I have missed The National’s live show twice. I traded their show at Lollapalooza 2008 for a good spot at Nine Inch Nails, and their show at Pitchfork last year for a set from The Black Lips. At the time I wasn’t sad about having to make those choices at all. The National were always a band that were pleasant enough, had a specific style that I’m sometimes in the mood for, and made a handful of really cool songs that I liked a lot. But the fact stood that The National, in general, just bored me. It’s only now that High Violet has come out that I’m finally kicking myself for missing them and really getting excited about seeing them at Lollapalooza this year. Don’t get me wrong – the National have always been a good band, but High Violet really brings them above and beyond. A lot of these tracks are immediate National classics. The excellent first single “Bloodbuzz Ohio,” with its dramatic lyrics and melancholy atmosphere that the band are known for, only scrapes the surface of this album’s highlights. “Sorrow,” “Anyone’s Ghost” and “England” in particular show the band locking in and delivering some of their most savory, melodic moments on any of their five albums. High Violet is the work of a band that has had years to build, refine and experiment with their sound. Admittedly, High Violet and it’s overall sound are very similar stylistically to what The National has done before with such successful albums as Alligator and Boxer, but if you’re into this band, this may be their best album yet.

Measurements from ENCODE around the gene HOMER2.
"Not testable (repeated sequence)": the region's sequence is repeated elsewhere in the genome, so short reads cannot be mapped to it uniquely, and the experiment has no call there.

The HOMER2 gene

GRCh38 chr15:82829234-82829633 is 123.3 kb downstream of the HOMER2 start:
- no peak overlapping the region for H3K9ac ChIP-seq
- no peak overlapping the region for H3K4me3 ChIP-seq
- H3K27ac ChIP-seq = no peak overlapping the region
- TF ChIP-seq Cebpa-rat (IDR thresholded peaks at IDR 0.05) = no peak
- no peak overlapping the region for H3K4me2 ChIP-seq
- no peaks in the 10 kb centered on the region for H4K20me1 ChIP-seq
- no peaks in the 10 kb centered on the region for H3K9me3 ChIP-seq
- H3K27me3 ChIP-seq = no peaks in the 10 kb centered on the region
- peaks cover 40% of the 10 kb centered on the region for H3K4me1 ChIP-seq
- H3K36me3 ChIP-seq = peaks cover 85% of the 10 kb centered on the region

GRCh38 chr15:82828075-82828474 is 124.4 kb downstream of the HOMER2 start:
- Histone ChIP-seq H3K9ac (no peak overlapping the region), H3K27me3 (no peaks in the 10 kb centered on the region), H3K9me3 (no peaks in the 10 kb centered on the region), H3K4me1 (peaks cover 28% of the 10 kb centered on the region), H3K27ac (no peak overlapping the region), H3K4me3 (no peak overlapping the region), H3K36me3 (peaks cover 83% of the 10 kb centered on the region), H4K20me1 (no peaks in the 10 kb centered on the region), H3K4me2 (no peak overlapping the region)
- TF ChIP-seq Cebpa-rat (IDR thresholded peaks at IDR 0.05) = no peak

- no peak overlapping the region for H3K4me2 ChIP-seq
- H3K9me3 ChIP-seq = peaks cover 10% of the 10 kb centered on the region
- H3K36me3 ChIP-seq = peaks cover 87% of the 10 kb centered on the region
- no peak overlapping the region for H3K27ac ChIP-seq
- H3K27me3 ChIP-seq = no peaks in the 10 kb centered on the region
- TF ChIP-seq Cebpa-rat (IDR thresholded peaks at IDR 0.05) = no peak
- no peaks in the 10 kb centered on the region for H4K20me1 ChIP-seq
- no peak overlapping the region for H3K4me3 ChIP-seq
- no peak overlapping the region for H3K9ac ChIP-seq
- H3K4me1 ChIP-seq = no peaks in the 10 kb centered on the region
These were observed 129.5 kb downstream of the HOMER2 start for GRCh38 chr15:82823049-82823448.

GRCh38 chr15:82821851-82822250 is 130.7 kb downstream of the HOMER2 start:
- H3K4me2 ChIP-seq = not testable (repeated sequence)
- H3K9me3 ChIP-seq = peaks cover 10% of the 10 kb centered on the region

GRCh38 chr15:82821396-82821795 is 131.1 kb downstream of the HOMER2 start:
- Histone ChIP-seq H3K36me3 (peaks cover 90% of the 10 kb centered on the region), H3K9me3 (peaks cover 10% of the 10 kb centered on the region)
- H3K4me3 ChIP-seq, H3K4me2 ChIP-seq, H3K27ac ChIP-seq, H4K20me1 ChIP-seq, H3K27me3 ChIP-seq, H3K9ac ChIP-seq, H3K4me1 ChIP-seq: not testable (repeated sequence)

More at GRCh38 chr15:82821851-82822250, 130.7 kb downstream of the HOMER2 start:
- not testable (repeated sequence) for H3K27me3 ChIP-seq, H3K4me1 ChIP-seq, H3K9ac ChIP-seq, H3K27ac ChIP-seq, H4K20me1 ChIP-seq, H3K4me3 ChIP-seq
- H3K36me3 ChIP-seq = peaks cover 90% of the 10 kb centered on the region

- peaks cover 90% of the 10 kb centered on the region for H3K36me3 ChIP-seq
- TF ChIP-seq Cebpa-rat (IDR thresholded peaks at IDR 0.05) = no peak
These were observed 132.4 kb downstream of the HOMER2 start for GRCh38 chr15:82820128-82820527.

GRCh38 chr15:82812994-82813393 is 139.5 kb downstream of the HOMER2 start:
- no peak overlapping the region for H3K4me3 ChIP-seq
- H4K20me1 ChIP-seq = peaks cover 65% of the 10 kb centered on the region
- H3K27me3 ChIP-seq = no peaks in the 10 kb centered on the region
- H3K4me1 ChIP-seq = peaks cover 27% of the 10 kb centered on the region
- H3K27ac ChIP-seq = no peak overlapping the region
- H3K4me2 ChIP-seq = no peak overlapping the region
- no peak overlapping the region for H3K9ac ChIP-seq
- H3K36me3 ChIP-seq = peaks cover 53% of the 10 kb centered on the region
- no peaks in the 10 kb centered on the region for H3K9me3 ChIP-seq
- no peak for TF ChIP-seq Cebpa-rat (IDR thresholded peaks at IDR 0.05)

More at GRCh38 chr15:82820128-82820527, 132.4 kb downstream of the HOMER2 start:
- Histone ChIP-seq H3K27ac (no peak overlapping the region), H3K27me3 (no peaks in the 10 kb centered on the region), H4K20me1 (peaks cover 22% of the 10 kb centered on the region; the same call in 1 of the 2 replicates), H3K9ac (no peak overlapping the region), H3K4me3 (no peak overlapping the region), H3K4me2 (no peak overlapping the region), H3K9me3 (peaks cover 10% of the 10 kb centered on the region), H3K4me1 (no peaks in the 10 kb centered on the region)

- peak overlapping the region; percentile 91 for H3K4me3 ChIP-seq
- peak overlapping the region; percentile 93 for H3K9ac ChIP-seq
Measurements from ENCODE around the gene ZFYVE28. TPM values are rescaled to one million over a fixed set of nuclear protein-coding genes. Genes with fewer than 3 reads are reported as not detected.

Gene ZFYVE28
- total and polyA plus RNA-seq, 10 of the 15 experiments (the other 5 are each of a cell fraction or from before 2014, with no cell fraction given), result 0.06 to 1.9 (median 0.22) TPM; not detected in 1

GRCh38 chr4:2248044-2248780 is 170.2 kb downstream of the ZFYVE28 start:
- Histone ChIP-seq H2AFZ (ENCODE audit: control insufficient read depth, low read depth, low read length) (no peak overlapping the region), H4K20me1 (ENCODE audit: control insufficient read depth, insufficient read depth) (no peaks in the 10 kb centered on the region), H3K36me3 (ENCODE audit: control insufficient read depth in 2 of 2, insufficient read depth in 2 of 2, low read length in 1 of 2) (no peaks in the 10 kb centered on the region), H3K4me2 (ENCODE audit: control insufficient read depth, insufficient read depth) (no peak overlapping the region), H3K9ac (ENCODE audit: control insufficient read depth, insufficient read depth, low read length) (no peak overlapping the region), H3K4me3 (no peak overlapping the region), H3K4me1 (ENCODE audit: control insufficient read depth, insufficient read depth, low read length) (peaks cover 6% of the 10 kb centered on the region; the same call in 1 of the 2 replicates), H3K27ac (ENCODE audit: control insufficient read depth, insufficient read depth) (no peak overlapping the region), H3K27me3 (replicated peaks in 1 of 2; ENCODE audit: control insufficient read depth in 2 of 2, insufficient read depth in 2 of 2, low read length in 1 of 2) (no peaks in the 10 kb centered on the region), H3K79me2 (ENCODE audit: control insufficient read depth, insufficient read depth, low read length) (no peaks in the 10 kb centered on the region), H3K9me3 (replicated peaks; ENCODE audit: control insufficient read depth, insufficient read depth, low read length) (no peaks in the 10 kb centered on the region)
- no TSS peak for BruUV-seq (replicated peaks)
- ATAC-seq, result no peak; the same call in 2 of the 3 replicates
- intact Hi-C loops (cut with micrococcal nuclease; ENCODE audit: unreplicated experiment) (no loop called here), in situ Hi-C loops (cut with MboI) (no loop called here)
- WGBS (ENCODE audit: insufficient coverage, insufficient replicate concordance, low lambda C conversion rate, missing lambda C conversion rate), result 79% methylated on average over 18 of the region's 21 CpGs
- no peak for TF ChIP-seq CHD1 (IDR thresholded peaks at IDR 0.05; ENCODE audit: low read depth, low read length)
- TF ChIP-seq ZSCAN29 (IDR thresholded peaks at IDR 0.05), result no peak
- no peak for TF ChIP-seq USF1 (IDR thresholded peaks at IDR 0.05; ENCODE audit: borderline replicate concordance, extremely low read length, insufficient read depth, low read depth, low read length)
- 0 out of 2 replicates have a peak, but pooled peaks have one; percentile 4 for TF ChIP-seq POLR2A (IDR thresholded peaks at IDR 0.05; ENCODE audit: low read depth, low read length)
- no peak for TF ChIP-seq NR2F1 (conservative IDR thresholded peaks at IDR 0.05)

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Chicago Music Festival Report

April 14, 2010

In 2008, I went to a single day of the Pitchfork Music Festival and all three days of Lollapalooza. In 2009, I did the opposite and went to all three days of Pitchfork and a single day of Lollapalooza. This Summer I’m happy to say I’ll be able to do all three days of both. I have my lovely grandmother who bought me Lollapalooza tickets a a surprise.

A dramatic reenactment of our phone conversation:

“Grandma! Those tickets must have been awfully expensive!”

“Oh, don’t worry, I’ve been saving up quarters.”

Anyway, I thought I’d give my two cents on both festivals’ lineups.